“The Faith of the Church” by Karl Barth is, I believe, the book that many Barth readers have been waiting for. The irony is that it has been in print in English since 1958.
The origin story of this book is as convoluted as any Marvel superhero’s. It is based on the stenographic notes taken from a series of seminars that Karl Barth gave to the Swiss Reformed pastors of Val-de-Travers over six different occasions from October 2, 1940, to January 11, 1943. The subject of the seminars was John Calvin’s Catechism, which itself is a commentary on the Apostles’ Creed, which is itself a summary of the gospel, taken from the ancient baptism confession of the Roman church.
So far, I admit, it doesn’t sound all that promising. But I’ve read this little book twice over the last six months, and it is a breath of fresh air. In the past, when asked to suggest a good introduction to the theology of Karl Barth, I’ve pointed people to his books “Evangelical Theology: an Introduction” or “Dogmatics in Outline“. Now I’d recommend “The Faith of the Church” before those two books. And I’ll tell you why.
Firstly, “The Faith of the Church” is concise where Barth’s magnum opus “Church Dogmatics” is verbose. In the Dogmatics Barth usually skirts a subject, observing it and describing it from every possible angle. In “The Faith of the Church” Barth gets straight to the point.
Secondly, “The Faith of the Church” is clear where the Dogmatics is opaque. Barth’s dialectical approach in the Dogmatics often means that he can make an assertion, only to contradict it ten pages later. Barth’s discussion of religion in CD I/2 is a good example. This method can leave many readers frustrated, wanting to know what Barth really thinks. You’ll find that in “The Faith of the Church”, Barth not only gets straight to the point, but the point he makes is loud and clear.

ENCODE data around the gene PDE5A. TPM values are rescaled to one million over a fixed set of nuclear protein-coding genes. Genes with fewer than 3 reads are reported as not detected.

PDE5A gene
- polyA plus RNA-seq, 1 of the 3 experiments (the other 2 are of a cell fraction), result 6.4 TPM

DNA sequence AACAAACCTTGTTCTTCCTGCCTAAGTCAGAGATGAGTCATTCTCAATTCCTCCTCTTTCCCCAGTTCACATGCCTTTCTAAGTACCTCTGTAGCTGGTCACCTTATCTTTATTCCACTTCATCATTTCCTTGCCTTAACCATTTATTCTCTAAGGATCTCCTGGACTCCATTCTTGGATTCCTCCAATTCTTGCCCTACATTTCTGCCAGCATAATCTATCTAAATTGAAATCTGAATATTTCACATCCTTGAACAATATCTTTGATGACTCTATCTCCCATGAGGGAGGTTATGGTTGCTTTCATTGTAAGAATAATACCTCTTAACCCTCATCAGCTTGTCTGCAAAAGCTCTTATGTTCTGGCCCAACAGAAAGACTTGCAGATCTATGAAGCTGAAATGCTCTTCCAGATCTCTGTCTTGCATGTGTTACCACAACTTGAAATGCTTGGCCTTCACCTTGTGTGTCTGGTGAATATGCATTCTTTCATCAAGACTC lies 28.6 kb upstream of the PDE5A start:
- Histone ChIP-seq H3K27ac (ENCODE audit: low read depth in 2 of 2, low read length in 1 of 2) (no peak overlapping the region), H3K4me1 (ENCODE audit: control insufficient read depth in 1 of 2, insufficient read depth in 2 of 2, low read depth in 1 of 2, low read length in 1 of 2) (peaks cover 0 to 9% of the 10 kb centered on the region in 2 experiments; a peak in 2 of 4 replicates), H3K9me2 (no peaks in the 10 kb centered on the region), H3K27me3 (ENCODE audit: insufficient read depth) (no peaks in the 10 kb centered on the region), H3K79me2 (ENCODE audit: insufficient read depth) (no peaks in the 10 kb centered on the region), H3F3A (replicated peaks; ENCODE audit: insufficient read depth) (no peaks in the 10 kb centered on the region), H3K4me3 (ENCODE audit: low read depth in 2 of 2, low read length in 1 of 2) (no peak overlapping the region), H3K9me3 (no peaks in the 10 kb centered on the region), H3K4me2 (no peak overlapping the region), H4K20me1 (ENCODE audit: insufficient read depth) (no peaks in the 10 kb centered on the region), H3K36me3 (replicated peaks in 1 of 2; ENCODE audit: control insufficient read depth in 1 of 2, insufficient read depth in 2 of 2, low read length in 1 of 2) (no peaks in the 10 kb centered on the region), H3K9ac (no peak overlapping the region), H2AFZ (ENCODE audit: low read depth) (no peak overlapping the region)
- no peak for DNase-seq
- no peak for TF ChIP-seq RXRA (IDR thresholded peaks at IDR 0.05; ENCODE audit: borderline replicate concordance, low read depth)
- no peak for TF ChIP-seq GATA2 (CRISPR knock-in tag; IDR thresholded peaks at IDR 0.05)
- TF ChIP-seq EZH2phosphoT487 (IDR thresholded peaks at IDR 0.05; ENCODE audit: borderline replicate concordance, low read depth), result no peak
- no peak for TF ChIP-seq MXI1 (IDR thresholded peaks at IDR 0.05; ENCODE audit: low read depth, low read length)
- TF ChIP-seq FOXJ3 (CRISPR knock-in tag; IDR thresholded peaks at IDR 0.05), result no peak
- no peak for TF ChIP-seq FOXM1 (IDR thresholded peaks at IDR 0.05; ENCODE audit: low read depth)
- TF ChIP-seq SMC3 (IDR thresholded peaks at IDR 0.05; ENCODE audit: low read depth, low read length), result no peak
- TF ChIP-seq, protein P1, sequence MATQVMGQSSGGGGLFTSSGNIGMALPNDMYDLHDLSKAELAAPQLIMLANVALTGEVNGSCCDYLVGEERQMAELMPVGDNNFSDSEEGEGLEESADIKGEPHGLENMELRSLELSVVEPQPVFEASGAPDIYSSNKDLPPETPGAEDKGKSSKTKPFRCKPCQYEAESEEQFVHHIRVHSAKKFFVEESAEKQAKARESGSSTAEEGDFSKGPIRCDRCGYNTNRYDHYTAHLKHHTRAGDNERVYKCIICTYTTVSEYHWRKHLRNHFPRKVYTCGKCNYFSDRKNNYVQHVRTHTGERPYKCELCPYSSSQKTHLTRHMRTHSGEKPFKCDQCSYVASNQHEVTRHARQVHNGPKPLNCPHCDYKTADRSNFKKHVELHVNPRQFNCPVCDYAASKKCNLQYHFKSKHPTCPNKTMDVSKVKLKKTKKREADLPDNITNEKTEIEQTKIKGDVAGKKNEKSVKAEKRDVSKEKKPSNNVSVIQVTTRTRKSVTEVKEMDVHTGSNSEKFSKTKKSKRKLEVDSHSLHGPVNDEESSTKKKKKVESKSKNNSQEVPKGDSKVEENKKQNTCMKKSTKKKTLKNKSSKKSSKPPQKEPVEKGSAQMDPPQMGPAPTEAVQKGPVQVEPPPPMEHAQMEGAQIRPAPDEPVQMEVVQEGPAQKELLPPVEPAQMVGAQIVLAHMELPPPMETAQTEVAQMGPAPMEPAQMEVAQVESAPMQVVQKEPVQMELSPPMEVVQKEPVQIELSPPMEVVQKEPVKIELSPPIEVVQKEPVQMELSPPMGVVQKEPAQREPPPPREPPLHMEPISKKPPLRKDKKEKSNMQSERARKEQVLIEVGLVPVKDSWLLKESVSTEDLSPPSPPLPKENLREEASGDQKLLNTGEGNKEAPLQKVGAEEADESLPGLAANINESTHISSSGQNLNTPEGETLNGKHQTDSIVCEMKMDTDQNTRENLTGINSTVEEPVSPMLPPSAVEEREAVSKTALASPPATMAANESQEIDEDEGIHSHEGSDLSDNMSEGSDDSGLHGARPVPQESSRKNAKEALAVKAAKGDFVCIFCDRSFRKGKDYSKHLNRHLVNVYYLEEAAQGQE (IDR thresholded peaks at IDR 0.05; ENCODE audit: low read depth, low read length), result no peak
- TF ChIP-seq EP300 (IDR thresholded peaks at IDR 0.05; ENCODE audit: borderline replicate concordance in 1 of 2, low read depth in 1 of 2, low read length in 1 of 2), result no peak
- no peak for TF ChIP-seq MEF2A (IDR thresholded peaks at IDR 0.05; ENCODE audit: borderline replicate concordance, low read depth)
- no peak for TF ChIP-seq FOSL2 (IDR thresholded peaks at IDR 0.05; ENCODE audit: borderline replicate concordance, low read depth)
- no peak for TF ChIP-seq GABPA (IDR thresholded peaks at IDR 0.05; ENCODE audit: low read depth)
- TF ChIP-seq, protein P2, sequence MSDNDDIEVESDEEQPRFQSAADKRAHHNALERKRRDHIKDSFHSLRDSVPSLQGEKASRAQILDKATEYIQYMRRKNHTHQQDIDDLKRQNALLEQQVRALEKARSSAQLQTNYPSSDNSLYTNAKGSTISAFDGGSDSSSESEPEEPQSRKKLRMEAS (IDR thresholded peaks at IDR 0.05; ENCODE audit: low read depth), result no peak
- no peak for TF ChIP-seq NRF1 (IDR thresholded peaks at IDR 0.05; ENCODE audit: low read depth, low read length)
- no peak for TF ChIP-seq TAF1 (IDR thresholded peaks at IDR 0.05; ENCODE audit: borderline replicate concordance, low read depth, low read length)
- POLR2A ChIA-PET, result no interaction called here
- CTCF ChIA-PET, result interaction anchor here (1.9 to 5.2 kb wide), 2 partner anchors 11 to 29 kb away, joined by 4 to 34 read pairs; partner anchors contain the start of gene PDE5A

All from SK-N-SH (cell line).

Thirdly, “The Faith of the Church” shows how much Barth loved Calvin and how indebted to Calvin he was. In his Dogmatics Barth is often cagey about where he gets his ideas from. Take Kierkegaard, for example. Barth mentions him in the Dogmatics fifteen times and in the vast majority of those occasions he is critical of Kierkegaard. But the fact remains that Kierkegaard was one of the main influences on Barth.
It is the same with Calvin. Barth rarely mentions Calvin in the Dogmatics unless he wants to disagree with him. In “The Faith of the Church” we see the true, close affinity between these two great men.
Fourthly, “The Faith of the Church” also displays Barth’s orthodoxy. I don’t mean that in a narrow “Three Forms of Unity” Reformed orthodoxy sense, but in a broader “defending the classic creeds of the ancient church” kind of way. All the arguments about what Barth really believed about the virgin birth and the empty tomb would be settled in a moment, if more people read this book.
Fifthly, Barth’s theological concentration on Jesus Christ shines on every page, and I was reading an Amazon Kindle version with the font size turned up high, so my pages were very, very small.
Sixthly, it’s also a good introduction to Calvin, at least as seen through Karl Barth’s eyes. What the world needs now is not just a greater understanding of Barth, but a deeper appreciation of John Calvin.
This little book is really that good. Anyone who ever got angry reading the Church Dogmatics should read it.
Disclosure – I paid for this book. No one sent it to me free to do this review. Also, I don’t get paid for sharing links to Amazon, it’s just where I go to buy books. Also, I haven’t finished reading the book a second time, so I might have exaggerated a little bit.